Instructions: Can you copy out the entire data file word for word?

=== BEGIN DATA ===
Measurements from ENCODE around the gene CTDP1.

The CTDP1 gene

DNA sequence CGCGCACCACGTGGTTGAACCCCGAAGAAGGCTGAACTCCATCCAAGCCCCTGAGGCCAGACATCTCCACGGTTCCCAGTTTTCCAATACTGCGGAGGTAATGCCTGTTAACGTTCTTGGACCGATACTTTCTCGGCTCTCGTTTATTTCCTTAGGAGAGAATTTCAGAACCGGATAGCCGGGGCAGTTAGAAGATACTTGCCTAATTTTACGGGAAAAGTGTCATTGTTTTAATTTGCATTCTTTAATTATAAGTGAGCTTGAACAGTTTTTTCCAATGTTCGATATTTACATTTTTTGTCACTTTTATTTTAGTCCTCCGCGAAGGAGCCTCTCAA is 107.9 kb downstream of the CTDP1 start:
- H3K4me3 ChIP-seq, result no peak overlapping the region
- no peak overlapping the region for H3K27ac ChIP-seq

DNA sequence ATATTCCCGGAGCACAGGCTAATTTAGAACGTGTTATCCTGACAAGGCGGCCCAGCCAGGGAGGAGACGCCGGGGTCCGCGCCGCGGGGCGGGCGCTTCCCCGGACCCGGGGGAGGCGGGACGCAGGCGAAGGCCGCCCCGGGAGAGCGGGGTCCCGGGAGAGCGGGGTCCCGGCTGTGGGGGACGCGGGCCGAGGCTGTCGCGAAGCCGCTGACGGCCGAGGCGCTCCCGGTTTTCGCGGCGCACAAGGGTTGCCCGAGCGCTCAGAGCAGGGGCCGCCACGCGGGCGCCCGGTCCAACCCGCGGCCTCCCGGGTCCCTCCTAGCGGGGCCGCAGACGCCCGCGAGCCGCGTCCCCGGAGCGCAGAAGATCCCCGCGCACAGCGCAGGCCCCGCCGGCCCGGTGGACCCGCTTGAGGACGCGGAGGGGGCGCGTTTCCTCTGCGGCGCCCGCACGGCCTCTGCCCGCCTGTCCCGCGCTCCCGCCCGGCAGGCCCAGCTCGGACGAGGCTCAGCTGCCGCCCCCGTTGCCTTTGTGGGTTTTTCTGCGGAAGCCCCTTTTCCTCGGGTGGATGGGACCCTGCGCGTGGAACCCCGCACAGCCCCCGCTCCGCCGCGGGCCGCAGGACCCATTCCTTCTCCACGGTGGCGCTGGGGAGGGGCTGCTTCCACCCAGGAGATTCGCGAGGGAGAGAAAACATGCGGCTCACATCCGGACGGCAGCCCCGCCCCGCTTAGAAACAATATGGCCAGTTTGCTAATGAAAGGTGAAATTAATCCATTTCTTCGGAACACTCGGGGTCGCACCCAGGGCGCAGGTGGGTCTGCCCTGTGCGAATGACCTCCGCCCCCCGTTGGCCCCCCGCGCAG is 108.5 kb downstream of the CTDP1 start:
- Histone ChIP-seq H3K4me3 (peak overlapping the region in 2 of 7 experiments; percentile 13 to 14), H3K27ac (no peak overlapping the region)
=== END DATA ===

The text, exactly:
Measurements from ENCODE around the gene CTDP1.

The CTDP1 gene

DNA sequence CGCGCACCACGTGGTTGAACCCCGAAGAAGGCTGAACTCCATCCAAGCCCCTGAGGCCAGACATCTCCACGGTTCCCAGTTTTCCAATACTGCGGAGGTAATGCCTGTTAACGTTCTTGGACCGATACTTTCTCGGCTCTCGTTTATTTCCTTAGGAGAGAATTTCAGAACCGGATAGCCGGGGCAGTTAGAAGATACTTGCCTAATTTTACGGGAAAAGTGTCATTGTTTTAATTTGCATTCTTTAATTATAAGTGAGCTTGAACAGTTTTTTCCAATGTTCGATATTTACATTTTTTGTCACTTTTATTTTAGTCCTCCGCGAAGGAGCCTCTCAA is 107.9 kb downstream of the CTDP1 start:
- H3K4me3 ChIP-seq, result no peak overlapping the region
- no peak overlapping the region for H3K27ac ChIP-seq

DNA sequence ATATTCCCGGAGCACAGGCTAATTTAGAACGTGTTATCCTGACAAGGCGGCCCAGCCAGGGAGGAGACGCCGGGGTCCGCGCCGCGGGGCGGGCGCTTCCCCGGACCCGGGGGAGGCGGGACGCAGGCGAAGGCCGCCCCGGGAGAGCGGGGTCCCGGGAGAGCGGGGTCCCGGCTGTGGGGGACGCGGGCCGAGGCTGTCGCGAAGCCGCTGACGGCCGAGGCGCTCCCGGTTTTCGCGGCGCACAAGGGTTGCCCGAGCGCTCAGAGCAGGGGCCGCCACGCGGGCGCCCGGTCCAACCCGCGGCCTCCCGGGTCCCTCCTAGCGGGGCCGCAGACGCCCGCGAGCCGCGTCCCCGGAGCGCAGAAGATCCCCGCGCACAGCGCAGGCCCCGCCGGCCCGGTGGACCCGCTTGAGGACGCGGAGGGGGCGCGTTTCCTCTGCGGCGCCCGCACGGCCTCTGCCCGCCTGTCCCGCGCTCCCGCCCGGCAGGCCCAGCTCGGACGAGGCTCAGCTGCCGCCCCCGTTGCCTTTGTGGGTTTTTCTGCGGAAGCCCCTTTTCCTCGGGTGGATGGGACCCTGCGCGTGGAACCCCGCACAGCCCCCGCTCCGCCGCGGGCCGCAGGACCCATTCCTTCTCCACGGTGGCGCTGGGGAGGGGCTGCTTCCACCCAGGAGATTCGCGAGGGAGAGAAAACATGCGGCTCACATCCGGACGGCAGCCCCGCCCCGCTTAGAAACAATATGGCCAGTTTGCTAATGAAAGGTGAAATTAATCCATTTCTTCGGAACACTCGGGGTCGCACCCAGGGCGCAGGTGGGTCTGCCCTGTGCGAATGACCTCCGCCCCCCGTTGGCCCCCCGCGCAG is 108.5 kb downstream of the CTDP1 start:
- Histone ChIP-seq H3K4me3 (peak overlapping the region in 2 of 7 experiments; percentile 13 to 14), H3K27ac (no peak overlapping the region)